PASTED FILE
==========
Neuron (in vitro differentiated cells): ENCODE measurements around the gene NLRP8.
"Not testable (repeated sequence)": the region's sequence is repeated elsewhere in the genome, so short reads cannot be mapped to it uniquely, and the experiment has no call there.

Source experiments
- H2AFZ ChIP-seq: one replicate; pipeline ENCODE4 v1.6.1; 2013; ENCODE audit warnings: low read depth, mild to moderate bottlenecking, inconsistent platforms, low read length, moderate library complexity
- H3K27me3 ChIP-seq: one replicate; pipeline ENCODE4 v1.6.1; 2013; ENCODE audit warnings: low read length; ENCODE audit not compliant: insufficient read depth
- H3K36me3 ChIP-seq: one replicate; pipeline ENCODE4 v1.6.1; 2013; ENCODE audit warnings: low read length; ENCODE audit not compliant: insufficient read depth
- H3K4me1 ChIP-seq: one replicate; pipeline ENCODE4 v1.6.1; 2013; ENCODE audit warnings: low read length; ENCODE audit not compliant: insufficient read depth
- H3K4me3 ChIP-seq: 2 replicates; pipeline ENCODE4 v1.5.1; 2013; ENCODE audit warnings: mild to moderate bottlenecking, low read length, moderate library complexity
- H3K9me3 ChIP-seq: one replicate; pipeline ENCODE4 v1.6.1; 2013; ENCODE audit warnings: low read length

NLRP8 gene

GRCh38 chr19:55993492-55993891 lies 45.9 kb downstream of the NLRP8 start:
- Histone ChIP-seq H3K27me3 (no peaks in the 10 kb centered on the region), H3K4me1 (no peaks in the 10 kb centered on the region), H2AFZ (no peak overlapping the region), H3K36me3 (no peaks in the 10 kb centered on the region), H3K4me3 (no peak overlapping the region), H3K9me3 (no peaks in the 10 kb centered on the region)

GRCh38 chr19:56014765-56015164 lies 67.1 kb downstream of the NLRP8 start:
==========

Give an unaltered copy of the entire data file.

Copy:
Neuron (in vitro differentiated cells): ENCODE measurements around the gene NLRP8.
"Not testable (repeated sequence)": the region's sequence is repeated elsewhere in the genome, so short reads cannot be mapped to it uniquely, and the experiment has no call there.

Source experiments
- H2AFZ ChIP-seq: one replicate; pipeline ENCODE4 v1.6.1; 2013; ENCODE audit warnings: low read depth, mild to moderate bottlenecking, inconsistent platforms, low read length, moderate library complexity
- H3K27me3 ChIP-seq: one replicate; pipeline ENCODE4 v1.6.1; 2013; ENCODE audit warnings: low read length; ENCODE audit not compliant: insufficient read depth
- H3K36me3 ChIP-seq: one replicate; pipeline ENCODE4 v1.6.1; 2013; ENCODE audit warnings: low read length; ENCODE audit not compliant: insufficient read depth
- H3K4me1 ChIP-seq: one replicate; pipeline ENCODE4 v1.6.1; 2013; ENCODE audit warnings: low read length; ENCODE audit not compliant: insufficient read depth
- H3K4me3 ChIP-seq: 2 replicates; pipeline ENCODE4 v1.5.1; 2013; ENCODE audit warnings: mild to moderate bottlenecking, low read length, moderate library complexity
- H3K9me3 ChIP-seq: one replicate; pipeline ENCODE4 v1.6.1; 2013; ENCODE audit warnings: low read length

NLRP8 gene

GRCh38 chr19:55993492-55993891 lies 45.9 kb downstream of the NLRP8 start:
- Histone ChIP-seq H3K27me3 (no peaks in the 10 kb centered on the region), H3K4me1 (no peaks in the 10 kb centered on the region), H2AFZ (no peak overlapping the region), H3K36me3 (no peaks in the 10 kb centered on the region), H3K4me3 (no peak overlapping the region), H3K9me3 (no peaks in the 10 kb centered on the region)

GRCh38 chr19:56014765-56015164 lies 67.1 kb downstream of the NLRP8 start: